Pride and Prejudice and Zombies
Just in time for Valentine's Day!
“I actually have to admit, when I saw that title, I thought it sounded ludicrous,” says Lily James, who plays the iconic role of Elizabeth Bennett. “And then I read it, and it was one of those rare times when you read a script that you actually really want to be a part of, and I thought the script was just brilliant. I think ‘Pride and Prejudice’ has always needed a few zombies.”
In “Pride and Prejudice and Zombies,” everything is rooted in the original world created by Austen, only in the midst of a zombie apocalypse, the issues at the heart of the story – the place of women in society, finding an eligible suitor – take on an entirely different context.
“It’s so insane that Mrs. Bennett is so focused on finding her daughters husbands when any minute they could all die,” laughs James. “And I think that’s where the humor comes in, and that’s what’s really clever about combining these worlds.”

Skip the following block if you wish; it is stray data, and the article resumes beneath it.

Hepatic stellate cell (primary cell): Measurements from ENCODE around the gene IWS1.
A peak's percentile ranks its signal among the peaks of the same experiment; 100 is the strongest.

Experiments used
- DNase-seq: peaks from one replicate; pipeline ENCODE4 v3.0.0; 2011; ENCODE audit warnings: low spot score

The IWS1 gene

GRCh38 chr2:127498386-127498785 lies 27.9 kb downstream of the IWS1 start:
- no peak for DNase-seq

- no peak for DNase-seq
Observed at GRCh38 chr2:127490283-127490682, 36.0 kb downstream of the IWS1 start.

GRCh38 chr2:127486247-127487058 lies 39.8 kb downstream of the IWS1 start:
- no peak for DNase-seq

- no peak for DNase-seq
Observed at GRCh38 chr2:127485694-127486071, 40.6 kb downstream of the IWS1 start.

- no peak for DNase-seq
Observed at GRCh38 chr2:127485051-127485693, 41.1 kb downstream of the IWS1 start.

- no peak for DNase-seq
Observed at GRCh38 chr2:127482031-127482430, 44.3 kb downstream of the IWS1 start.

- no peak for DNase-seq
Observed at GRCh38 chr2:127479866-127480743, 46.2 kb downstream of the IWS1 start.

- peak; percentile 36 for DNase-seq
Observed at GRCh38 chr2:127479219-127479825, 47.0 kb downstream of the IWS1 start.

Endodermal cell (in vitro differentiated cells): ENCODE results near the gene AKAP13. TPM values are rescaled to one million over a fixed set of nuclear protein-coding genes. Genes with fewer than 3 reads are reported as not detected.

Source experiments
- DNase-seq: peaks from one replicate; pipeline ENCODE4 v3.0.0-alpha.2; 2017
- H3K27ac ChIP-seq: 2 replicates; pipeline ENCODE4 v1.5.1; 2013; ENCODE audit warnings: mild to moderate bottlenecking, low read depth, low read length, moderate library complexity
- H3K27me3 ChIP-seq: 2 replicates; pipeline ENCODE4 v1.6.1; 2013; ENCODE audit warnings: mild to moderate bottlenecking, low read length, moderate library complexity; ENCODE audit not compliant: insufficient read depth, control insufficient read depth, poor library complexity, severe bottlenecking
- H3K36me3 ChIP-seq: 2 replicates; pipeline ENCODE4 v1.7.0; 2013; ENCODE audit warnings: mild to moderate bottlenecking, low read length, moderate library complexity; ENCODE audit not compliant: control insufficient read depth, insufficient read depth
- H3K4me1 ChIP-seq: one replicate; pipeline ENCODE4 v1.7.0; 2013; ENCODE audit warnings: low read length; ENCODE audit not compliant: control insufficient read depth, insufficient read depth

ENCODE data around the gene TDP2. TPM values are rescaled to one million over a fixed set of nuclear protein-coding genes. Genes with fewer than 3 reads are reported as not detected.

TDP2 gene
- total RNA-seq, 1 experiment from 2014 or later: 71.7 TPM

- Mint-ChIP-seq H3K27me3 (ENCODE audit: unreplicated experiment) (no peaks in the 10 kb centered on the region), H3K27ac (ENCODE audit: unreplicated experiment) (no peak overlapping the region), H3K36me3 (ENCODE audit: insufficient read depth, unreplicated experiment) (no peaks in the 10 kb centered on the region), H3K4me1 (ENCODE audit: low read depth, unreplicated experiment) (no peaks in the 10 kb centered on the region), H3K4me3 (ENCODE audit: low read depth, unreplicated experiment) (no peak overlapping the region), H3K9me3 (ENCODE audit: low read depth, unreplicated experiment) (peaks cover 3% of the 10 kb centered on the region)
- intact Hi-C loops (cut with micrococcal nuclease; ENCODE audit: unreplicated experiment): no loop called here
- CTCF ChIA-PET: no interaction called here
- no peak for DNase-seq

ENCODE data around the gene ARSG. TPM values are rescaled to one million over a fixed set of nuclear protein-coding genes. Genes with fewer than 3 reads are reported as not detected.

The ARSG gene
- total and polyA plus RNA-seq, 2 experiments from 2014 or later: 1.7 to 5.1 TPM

For Douglas Booth, who plays the handsome, agreeable Mr. Bingley, it was important to him that the story remain completely true to that of the original novel, and that they existed in this re-imagined world as Austen’s original characters, something the film excels at.
“It was always important to [Director Burr Steers] that we kind of existed in that world as [the ‘Pride and Prejudice’] characters, and the zombies were a circumstance that would then affect them,” Booth says. “So it was fun to explore how these characters that you kind of knew and loved are interpretations of how they would react to the circumstances, and how the scenes from the original novel would translate and change. “
But when it comes down to it, how will Austen enthusiasts respond to this very different take on one of the world’s most beloved novels?
“It’s enjoyable to watch classic works re-imagined and turned on their heads and set in different worlds,” James says. “I think this helps bring out and highlight certain parts of the story.”
Matt Smith ("Dr.Who"), who plays the endlessly annoying Mr.Collins, was in full agreement. “I think it’s a testament to the sort of universality and the timelessness of the story as a whole that it stands up to a zombie apocalypse,” Smith says. “By the end you’re still going, ‘oh please get together - and don’t get killed.’”